I have a web server and I’m confused about how the disk space has been allocated by the company I’m renting it, a dedicated one with a simple RAID mirror at 500Gb. Here is the output of df-h
Filesystem Size Used Avail Use% Mounted on /dev/md1 3.7G 355M 3.4G 10% / /dev/mapper/vg00-usr 4.0G 1.2G 2.9G 28% /usr /dev/mapper/vg00-var 4.0G 374M 3.7G 10% /var /dev/mapper/vg00-home 4.0G 4.2M 4.0G 1% /home none 2.0G 9.6M 2.0G 1% /tmp tmpfs 2.0G 0 2.0G 0% /usr/local/psa/handlers/before-local tmpfs 2.0G 0 2.0G 0% /usr/local/psa/handlers/before-queue tmpfs 2.0G 0 2.0G 0% /usr/local/psa/handlers/before-remote tmpfs 2.0G 0 2.0G 0% /usr/local/psa/handlers/info tmpfs 2.0G 0 2.0G 0% /usr/local/psa/handlers/spool
And here is a print from parted
Model: ATA Hitachi HDS5C105 (scsi) Disk /dev/sda: 500GB Sector size (logical/physical): 512B/512B Partition Table: msdosNumber Start End Size Type File system Flags 1 32.3kB 4006MB 4006MB primary ext3 raid 2 4006MB 6013MB 2007MB primary linux-swap 3 6013MB 500GB 494GB primary raid
To me it looks like I’m not using much of my available disk space? How would I could about creating a new mount, say 150Gb in the root, something like /data?
Many thanks in advance, and thanks for reading this question.
As requested, here is the output of pvdisplay
--- Physical volume --- PV Name /dev/md3 VG Name vg00 PV Size 460.16 GB / not usable 3.31 MB Allocatable yes PE Size (KByte) 4096 Total PE 117800 Free PE 114728 Allocated PE 3072 PV UUID vHgUON-kzqN-TcDt-yhto-fxTW-3nsK-O92Kgx
and here is vgdisplay -v
Finding all volume groups Finding volume group "vg00" --- Volume group --- VG Name vg00 System ID Format lvm2 Metadata Areas 1 Metadata Sequence No 4 VG Access read/write VG Status resizable MAX LV 0 Cur LV 3 Open LV 3 Max PV 0 Cur PV 1 Act PV 1 VG Size 460.16 GB PE Size 4.00 MB Total PE 117800 Alloc PE / Size 3072 / 12.00 GB Free PE / Size 114728 / 448.16 GB VG UUID 4F29RY-NWx6-fzQ3-19tB-pT6Q-G6wg-rHDOkS --- Logical volume --- LV Name /dev/vg00/usr VG Name vg00 LV UUID up8Dud-Zwcd-hmdt-fcLi-3uca-S8gZ-JtpHPt LV Write Access read/write LV Status available # open 1 LV Size 4.00 GB Current LE 1024 Segments 1 Allocation inherit Read ahead sectors auto - currently set to 256 Block device 253:0 --- Logical volume --- LV Name /dev/vg00/var VG Name vg00 LV UUID Vrjpic-byLm-M7cc-ZTo4-yWoo-zZsL-1DoHpq LV Write Access read/write LV Status available # open 1 LV Size 4.00 GB Current LE 1024 Segments 1 Allocation inherit Read ahead sectors auto - currently set to 256 Block device 253:1 --- Logical volume --- LV Name /dev/vg00/home VG Name vg00 LV UUID 3rJ3o7-M9KU-ml9J-0E8Q-OJEC-ER2F-KwBxVc LV Write Access read/write LV Status available # open 1 LV Size 4.00 GB Current LE 1024 Segments 1 Allocation inherit Read ahead sectors auto - currently set to 256 Block device 253:2 --- Physical volumes --- PV Name /dev/md3 PV UUID vHgUON-kzqN-TcDt-yhto-fxTW-3nsK-O92Kgx PV Status allocatable Total PE / Free PE 117800 / 114728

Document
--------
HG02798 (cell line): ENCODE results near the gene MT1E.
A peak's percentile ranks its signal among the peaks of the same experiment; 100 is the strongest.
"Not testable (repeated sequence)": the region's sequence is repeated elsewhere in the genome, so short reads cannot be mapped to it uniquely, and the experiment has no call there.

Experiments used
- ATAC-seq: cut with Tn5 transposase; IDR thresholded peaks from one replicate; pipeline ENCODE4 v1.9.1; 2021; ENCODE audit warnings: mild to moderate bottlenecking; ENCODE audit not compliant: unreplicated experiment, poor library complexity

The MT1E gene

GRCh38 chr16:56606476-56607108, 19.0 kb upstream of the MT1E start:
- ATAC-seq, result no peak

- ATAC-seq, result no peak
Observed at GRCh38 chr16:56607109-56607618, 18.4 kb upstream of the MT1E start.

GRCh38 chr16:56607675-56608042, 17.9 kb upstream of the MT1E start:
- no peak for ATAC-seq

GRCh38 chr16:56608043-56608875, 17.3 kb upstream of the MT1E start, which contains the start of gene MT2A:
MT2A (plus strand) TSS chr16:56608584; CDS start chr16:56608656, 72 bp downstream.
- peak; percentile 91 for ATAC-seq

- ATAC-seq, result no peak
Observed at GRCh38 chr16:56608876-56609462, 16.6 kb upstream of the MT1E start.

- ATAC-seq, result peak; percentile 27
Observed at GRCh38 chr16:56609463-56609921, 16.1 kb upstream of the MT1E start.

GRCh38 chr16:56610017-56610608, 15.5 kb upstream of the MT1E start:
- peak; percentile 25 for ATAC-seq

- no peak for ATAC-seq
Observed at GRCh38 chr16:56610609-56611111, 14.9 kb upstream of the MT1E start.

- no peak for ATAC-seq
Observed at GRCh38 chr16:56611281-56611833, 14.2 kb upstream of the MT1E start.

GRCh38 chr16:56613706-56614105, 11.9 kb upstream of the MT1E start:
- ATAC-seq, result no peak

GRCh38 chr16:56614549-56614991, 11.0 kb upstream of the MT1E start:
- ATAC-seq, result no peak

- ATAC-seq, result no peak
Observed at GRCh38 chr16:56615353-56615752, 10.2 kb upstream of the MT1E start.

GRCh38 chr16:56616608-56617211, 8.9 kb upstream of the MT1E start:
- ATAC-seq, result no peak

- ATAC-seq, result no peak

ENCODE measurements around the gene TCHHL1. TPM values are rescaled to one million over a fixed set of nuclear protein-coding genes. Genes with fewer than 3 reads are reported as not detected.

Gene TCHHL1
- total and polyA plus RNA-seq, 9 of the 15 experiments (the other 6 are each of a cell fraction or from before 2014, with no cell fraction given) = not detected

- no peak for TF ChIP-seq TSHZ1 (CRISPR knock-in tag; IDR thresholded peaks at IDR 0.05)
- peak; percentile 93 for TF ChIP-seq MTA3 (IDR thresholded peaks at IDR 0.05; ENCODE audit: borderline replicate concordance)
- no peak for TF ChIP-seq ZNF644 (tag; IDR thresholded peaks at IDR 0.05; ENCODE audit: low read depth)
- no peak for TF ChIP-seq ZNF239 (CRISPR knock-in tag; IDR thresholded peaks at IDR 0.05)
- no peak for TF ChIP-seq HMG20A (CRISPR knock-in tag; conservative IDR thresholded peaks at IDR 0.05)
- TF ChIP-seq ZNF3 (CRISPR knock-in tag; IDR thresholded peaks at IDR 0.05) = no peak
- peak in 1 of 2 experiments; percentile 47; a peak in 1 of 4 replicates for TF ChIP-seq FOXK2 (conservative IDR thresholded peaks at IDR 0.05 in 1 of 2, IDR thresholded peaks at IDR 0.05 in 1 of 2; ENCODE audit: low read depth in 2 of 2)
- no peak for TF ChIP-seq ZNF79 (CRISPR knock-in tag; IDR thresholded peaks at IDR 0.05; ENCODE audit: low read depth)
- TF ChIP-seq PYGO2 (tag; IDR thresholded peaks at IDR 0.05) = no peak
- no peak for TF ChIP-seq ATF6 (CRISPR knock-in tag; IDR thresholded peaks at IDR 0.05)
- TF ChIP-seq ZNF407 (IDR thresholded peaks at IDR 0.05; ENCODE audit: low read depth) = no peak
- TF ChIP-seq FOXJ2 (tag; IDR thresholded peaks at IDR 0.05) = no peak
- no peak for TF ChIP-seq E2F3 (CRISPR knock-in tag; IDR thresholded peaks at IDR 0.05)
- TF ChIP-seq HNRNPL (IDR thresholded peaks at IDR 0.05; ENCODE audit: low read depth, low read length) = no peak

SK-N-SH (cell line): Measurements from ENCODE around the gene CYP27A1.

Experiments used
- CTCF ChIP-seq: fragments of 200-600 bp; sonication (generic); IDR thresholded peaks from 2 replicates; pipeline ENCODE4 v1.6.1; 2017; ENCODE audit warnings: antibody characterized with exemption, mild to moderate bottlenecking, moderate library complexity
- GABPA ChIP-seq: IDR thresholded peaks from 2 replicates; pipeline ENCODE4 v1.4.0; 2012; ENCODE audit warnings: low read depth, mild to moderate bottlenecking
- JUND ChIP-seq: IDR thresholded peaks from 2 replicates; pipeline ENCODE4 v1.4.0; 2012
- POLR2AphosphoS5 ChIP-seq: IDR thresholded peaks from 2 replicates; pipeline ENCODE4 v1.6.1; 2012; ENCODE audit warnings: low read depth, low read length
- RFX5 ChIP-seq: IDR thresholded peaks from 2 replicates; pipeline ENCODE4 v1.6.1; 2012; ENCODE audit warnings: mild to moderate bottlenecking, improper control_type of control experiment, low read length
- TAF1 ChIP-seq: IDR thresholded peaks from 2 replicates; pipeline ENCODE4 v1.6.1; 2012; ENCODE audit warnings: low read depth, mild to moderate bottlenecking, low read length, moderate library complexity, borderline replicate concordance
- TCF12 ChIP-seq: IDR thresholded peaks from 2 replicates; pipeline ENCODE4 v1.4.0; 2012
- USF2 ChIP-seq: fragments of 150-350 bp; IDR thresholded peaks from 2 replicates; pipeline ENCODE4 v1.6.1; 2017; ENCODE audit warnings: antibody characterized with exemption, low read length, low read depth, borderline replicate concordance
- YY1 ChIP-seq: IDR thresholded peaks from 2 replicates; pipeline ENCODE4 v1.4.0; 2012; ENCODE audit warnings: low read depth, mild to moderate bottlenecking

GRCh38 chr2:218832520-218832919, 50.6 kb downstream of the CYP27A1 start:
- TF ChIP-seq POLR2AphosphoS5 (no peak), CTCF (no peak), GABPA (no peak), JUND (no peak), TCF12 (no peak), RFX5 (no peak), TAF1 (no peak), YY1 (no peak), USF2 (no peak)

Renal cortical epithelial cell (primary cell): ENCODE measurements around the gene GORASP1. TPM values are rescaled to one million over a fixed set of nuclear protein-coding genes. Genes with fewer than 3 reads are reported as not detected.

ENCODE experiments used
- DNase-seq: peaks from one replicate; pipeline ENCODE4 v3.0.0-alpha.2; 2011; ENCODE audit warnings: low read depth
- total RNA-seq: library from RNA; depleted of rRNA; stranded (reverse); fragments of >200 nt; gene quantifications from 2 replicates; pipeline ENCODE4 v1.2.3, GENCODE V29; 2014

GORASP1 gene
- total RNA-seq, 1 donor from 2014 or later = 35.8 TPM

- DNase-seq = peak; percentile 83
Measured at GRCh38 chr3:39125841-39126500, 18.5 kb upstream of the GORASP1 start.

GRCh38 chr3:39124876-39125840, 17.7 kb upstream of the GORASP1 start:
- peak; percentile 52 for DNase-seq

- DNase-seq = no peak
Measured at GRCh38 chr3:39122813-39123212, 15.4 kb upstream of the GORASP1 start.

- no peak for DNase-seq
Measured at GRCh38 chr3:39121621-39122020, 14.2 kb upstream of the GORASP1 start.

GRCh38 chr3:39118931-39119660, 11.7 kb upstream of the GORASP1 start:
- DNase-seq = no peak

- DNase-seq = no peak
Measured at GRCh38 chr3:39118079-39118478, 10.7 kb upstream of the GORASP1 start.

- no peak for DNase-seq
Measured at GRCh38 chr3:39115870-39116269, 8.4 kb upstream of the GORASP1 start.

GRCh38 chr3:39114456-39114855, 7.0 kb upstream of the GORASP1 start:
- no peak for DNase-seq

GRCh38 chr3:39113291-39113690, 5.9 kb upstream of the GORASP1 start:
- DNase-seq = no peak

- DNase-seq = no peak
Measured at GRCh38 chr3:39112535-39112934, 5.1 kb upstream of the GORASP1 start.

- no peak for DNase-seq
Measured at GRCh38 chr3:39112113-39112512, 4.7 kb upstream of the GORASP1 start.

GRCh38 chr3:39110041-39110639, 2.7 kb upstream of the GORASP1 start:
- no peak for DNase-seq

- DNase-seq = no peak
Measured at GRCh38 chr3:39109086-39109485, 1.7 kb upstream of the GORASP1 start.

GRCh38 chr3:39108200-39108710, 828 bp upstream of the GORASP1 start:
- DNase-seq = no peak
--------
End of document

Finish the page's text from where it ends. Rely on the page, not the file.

Based on the partition map and
df output, I suspect your system is configured in this way:
You have two disks,
sdb. Each disk has three partitions, two raid partitions and a swap partition. They’re allocated like so:
/filesystem lives on a raid mirror occupying partition 1 on both disks.
- You have two swap partitions, 2 GB each, which are not raided.
- The third partitions on each disk are connected in a raid mirror 500 GB in size (probably
- The raid mirror has been set up in LVM as a single large physical volume (
pvdisplaywould confirm this).
- That physical volume has been carved up into at least one volume group (use
vgdisplayto see it). It’s likely that there’s only one volume group, named
vg00; this is a popular convention.
- That volume group has at least three logical volumes on it, which are what are mounted on
In my guess about how your system is configured, the rest of the space in the physical volume is probably assigned to the single volume group, so to create a new logical volume of 150 GB you’d run
lvcreate -n data -L 150G vg00. This would then appear as
/dev/vg00-data and be available to be formatted with a filesystem and mounted into
Note: Don’t run that command without making absolutely sure your system really is set up this way. It could cause trouble otherwise.